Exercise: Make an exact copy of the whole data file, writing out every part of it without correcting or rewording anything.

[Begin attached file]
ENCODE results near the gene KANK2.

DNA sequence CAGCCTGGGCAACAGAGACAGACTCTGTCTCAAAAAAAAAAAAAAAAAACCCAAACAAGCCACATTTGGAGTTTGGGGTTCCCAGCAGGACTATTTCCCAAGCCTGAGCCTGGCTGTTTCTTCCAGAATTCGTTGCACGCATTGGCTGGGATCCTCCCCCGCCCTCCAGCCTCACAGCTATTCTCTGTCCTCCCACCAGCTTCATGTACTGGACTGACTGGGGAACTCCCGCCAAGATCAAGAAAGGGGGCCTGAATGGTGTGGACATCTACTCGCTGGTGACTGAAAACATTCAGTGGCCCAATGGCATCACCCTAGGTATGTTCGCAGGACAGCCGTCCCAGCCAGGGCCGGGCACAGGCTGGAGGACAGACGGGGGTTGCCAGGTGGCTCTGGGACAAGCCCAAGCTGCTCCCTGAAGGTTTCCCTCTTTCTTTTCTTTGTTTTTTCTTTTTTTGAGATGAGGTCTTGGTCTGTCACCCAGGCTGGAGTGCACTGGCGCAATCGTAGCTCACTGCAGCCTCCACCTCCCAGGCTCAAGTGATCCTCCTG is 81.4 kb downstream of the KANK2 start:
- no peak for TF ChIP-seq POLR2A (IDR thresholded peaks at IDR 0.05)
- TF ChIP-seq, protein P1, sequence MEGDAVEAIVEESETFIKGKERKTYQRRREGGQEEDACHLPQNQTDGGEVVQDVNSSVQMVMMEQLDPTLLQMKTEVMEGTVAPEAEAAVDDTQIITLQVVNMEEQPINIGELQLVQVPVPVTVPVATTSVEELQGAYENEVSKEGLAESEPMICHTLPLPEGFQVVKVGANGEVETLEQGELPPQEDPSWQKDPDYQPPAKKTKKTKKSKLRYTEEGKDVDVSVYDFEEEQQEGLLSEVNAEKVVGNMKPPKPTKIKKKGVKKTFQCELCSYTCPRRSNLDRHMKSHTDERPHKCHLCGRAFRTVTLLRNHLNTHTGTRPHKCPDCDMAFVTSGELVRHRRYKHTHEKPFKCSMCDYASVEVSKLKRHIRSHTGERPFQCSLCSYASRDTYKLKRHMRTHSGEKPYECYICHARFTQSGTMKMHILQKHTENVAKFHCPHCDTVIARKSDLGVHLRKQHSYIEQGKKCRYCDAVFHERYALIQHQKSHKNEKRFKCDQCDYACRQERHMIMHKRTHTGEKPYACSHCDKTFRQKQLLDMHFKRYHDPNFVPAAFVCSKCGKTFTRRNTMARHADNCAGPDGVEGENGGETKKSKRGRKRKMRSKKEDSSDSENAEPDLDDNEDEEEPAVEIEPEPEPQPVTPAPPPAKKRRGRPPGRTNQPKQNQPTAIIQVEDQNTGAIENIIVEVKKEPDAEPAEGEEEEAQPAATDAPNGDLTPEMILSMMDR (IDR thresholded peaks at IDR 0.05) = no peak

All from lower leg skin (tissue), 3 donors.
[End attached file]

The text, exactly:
ENCODE results near the gene KANK2.

DNA sequence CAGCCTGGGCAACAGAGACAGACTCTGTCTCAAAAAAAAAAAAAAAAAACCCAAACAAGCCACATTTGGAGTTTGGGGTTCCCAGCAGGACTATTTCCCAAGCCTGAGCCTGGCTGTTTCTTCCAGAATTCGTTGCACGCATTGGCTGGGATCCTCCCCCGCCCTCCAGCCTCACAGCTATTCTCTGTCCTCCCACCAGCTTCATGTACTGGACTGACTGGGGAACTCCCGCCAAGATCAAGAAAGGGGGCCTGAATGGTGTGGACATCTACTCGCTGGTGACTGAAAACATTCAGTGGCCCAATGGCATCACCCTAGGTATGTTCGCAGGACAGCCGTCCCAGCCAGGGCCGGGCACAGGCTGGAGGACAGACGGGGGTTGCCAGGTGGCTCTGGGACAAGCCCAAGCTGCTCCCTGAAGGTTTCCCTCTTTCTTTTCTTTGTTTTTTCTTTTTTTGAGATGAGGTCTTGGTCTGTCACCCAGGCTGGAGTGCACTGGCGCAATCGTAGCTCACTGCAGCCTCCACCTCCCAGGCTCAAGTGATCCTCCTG is 81.4 kb downstream of the KANK2 start:
- no peak for TF ChIP-seq POLR2A (IDR thresholded peaks at IDR 0.05)
- TF ChIP-seq, protein P1, sequence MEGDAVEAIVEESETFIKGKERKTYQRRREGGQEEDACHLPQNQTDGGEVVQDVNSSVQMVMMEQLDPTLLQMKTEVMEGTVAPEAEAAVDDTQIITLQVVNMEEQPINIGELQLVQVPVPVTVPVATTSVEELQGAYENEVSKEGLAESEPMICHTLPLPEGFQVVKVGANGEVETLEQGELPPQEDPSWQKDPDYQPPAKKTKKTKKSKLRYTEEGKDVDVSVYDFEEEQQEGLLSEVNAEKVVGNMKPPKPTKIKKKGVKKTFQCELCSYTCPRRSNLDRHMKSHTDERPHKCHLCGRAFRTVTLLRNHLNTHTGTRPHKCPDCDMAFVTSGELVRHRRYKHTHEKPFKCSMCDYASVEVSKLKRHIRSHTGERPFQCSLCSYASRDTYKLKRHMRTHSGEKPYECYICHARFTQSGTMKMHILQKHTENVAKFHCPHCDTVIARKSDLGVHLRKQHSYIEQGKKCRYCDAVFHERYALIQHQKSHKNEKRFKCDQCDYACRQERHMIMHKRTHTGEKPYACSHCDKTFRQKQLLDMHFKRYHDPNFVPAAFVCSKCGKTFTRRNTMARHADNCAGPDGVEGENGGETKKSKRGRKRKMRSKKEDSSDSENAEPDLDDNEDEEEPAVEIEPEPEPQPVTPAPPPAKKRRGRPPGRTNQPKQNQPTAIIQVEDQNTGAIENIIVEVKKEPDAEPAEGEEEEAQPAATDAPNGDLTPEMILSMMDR (IDR thresholded peaks at IDR 0.05) = no peak

All from lower leg skin (tissue), 3 donors.